There's so much to do this weekend! Garden writer Monica Brandies is hosting her annual Open Garden. Vicki Parsons is offering tours of her Neem Tree Farm.
And get out! The Tampa Garden Club is planning its annual Holiday Market — on a Saturday.
Thank goodness Monica and Vicki have two dates for their tours. If you can't make it to Brandon tomorrow, you've still got Nov. 10.
The Holiday Market's another story. It's a one-day event with about 30 plant and other vendors, along with club members selling baked goods and crafts at the clubhouse on Bayshore Boulevard. I'm going because, for the first time, it's not scheduled for the middle of a weekday when I'm at work.
That little change is significant: It's the first of many the Tampa Garden Club plans to get more involved in the community — and get the community more involved with the club.
"This Holiday Market is more of a friend-raiser than a fundraiser," says first vice president Kathy Lewis, part of the new generation of leadership that took office in April. "We want the public on that property. We want to be the hub of gardening activity."
Adds new second vice president Kitty Wallace:
"To move the Holiday Market to Saturday acknowledges that there are a whole bunch of people who can't come out on a Thursday because they work. It's a more modern approach."
Tampa Garden Club is mission control for 10 garden circles and their 420 members; it's part of the Florida Federation of Garden Clubs.
Created in 1928, the club has a long history of uniting garden circles to achieve incredible feats of civic good, from beautifying public spaces with trees and gardens, to environmental education, to providing college scholarships for garden-related studies.
"We're carrying on a history of traditions set by the leadership of the past," Kitty says of the club's new officers, most of whom are in their 50s. "We're just tweaking them to take the club in a new direction.
"At some point, the older generation turns the reins over to the next generation. It's how an organization stays alive."
This new direction in no way suggests that the old guard had it wrong, adds Kathy. The reason the club has thrived for 84 years is because each new generation of leaders brings with it fresh ideas.
"I'm still in awe of the women in the 1960s who built this building," she says, referring to the clubhouse and its 3 acres overlooking Hillsborough Bay. "That was huge."
So, besides a Saturday Holiday Market, what can we expect from these kids?
They want to become more relevant by becoming more hands-on and accessible to nonmembers, and they're taking their cues from member circles. Kathy and Kitty both laud Town 'N Country Circle — my 'hood! — and its 59 members, two of whom helped launch the Town 'N Country Youth Council, an award-winning community service organization for teenagers.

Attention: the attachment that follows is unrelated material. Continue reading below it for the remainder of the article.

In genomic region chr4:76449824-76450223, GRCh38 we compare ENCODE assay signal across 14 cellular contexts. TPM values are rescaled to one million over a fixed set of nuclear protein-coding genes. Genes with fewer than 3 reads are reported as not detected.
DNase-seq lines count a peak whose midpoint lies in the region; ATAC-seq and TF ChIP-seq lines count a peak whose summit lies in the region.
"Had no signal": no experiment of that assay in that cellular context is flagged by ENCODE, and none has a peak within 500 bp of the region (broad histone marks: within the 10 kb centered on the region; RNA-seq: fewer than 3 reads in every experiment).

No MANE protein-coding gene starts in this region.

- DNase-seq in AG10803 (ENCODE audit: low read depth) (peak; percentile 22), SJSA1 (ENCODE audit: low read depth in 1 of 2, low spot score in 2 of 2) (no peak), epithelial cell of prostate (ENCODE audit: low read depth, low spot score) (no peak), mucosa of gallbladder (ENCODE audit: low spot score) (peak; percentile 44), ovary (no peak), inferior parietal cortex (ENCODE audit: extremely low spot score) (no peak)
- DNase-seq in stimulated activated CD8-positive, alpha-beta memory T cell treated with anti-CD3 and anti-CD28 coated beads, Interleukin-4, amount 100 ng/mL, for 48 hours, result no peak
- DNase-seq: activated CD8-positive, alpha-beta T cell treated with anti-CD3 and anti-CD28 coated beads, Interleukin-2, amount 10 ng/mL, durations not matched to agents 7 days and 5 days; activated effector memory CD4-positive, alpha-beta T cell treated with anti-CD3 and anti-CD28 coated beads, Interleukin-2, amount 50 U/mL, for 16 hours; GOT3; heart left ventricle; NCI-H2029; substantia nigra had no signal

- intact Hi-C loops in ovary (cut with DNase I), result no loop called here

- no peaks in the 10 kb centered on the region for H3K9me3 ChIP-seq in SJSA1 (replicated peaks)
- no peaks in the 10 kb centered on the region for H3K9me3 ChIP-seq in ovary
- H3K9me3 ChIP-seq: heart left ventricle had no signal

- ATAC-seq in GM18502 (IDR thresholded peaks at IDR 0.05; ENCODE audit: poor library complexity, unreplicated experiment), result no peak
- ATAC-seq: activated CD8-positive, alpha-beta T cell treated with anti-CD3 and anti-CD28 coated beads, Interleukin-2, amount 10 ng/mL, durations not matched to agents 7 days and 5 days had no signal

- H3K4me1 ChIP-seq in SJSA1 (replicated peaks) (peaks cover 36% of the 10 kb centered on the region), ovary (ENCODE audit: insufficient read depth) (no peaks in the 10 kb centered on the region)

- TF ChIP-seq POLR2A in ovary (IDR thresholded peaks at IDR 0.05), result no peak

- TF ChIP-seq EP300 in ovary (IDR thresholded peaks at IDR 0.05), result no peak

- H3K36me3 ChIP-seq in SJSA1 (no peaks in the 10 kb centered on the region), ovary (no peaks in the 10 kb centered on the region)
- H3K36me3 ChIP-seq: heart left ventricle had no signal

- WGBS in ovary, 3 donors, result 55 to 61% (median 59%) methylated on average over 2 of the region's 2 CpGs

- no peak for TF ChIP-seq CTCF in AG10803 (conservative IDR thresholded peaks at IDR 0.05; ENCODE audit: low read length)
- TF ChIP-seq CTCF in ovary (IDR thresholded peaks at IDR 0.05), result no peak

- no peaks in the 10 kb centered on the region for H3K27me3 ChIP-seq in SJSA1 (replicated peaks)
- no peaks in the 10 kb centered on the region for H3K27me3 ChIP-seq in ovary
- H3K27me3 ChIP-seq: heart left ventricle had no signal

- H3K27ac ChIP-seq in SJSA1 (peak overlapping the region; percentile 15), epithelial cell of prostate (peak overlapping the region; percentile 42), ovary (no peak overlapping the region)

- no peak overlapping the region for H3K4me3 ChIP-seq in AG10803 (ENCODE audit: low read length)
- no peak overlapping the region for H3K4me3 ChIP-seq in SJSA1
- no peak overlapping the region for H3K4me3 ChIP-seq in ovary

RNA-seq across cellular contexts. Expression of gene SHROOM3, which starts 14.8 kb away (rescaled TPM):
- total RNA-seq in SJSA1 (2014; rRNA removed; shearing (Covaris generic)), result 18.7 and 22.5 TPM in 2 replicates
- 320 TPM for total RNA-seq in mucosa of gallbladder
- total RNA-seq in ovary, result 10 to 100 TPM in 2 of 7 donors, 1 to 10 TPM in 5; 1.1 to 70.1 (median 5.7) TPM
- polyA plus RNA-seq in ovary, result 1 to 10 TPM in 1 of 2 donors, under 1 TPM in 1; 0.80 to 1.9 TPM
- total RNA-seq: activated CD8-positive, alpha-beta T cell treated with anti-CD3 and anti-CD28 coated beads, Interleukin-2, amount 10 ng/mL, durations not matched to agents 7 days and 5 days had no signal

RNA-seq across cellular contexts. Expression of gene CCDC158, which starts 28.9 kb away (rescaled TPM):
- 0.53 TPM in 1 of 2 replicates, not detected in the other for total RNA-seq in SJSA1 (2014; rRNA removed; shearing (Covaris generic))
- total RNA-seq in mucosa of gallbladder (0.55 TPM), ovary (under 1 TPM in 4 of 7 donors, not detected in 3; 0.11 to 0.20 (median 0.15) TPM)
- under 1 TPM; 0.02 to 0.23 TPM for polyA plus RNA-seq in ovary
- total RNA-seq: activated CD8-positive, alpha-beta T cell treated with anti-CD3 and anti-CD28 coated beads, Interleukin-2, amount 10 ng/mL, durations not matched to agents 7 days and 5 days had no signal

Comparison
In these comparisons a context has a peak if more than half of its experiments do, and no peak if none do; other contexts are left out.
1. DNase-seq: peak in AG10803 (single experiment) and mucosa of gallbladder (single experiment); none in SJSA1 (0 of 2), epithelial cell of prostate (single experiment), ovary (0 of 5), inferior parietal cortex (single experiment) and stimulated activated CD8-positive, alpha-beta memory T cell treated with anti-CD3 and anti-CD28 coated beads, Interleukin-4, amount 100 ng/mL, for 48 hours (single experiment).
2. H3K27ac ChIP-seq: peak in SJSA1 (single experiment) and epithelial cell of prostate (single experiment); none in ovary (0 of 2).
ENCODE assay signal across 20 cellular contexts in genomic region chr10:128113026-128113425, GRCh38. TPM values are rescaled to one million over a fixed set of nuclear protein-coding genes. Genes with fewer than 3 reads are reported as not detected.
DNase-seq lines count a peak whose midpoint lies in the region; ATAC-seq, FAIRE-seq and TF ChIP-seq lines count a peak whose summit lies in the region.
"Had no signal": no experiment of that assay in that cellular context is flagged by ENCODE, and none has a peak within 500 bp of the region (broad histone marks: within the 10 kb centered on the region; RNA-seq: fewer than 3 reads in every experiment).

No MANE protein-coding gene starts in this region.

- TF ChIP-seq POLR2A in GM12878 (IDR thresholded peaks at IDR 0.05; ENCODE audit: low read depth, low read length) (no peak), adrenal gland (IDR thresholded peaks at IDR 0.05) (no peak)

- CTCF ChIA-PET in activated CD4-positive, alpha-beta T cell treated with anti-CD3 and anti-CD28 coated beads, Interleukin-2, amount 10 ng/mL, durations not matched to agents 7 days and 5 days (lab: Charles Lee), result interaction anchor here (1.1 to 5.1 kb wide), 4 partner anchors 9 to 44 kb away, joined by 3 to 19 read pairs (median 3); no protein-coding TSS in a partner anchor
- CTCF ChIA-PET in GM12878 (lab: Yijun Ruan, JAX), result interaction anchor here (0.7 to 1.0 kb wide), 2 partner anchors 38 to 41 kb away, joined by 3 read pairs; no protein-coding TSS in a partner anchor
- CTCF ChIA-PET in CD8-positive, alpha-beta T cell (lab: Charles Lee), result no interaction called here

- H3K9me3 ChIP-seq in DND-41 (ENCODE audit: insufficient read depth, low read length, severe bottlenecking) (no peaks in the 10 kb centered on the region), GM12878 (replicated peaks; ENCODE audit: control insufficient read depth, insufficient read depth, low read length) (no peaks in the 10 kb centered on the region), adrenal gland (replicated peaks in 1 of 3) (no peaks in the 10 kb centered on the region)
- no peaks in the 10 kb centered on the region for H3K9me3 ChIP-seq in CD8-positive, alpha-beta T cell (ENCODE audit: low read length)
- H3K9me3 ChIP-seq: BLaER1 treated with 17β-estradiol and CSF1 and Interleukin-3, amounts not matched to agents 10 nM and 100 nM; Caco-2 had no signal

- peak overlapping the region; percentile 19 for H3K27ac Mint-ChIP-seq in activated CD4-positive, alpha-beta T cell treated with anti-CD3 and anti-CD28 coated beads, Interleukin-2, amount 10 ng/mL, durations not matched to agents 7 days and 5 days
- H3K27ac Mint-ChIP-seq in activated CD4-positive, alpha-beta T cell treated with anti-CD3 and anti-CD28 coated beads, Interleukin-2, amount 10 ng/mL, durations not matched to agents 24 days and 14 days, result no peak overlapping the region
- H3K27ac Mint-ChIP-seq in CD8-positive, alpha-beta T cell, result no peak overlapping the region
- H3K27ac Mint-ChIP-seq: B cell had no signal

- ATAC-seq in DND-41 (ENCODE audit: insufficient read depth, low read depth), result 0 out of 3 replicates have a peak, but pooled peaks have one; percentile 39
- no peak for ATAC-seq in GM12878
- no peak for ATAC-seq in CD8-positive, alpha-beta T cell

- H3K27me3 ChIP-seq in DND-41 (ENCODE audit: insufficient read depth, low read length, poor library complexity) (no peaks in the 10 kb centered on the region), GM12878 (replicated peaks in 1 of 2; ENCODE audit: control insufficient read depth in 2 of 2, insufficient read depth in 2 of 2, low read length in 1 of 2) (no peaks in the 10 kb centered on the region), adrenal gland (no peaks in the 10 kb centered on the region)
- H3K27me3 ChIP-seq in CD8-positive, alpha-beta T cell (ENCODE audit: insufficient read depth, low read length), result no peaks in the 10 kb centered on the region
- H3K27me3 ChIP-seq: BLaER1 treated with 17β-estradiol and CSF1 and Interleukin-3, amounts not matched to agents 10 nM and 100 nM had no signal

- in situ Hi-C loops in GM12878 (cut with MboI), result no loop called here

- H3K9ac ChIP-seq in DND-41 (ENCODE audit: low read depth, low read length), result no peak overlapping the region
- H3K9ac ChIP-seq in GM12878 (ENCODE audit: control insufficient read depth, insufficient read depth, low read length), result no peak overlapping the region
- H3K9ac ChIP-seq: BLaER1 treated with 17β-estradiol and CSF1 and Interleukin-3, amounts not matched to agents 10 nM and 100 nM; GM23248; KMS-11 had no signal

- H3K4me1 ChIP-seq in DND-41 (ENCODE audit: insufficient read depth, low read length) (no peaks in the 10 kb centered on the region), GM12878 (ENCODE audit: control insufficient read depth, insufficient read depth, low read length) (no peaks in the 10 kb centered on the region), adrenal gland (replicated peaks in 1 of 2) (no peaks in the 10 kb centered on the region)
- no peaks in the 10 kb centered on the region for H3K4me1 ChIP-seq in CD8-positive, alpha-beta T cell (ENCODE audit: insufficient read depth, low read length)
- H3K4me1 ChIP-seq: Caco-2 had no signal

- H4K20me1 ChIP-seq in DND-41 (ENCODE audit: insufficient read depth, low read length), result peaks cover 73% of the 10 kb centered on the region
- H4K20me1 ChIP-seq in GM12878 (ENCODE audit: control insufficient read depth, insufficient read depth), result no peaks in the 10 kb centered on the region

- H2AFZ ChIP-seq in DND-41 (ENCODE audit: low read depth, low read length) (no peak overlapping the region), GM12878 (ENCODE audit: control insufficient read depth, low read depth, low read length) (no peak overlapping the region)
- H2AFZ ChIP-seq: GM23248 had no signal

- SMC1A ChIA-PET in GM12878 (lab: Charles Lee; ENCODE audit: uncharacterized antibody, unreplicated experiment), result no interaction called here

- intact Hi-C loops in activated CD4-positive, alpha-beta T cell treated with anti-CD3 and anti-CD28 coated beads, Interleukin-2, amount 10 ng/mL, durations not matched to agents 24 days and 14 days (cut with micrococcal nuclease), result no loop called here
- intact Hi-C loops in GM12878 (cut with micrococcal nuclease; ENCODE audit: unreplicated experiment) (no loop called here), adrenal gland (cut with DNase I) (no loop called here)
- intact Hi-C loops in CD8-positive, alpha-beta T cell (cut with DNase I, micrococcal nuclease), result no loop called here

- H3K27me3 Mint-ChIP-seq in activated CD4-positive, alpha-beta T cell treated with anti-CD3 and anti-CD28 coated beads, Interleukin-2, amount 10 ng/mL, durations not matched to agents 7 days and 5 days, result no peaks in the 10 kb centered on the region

That circle has planted trees and gardens at Town 'N Country's new library, maintains flower-filled medians and addresses local environmental issues with meaty educational workshops. They are everywhere.
The Tampa Garden Club officers also want to get more involved with community gardens, a project close to Kitty's heart. She's the coordinator for Tampa Heights Community Garden, which celebrated its first anniversary in September.
"At the groundbreaking, we had 17 gardens" tended by families and individuals, she says. "At our one-year celebration, we had 59, and we now have a waiting list of six."
In addition to the household beds, there's one just for kids, currently full of beans, radishes, squash, broccoli and collards. Another two are tended by families of wounded soldiers, living here temporarily while their loved ones are treated at James A. Haley Veterans Hospital.
Community gardens get people of all ages out in the dirt, especially if you keep it fun, Kitty says.
"We celebrate everything. We have potlucks and special events — anything we can do to make it a good time," she says.
Other items on the club's to-do list: a long overdue survey of members to find out what they want, improvements to the clubhouse, expansion of the wedding garden.
The new board aims to promote its "member at large" option for individuals, and to give those members more benefits.
"I've had people stop me in the grocery store and say it's so hard to join," Kathy says. "We want to make it easy."
Back at the clubhouse on Bayshore Boulevard, members have been getting together for some down-to-earth, hands-on gardening, something both Kathy and Kitty love.
"We have work days with our gloves and our hoes," Kitty says. "We can talk about our begonias. These are women who care about whether your lavender is alive or dead. Not everybody cares about that!
"And sometimes, that's all I want to talk about."
In the end, isn't that what a garden club is all about?
Reach Penny Carnathan at email@example.com. For more local gardening news and stories, visit her blog, www.digginfladirt.com. To join in Florida garden chat, stop by Facebook, Diggin Florida Dirt.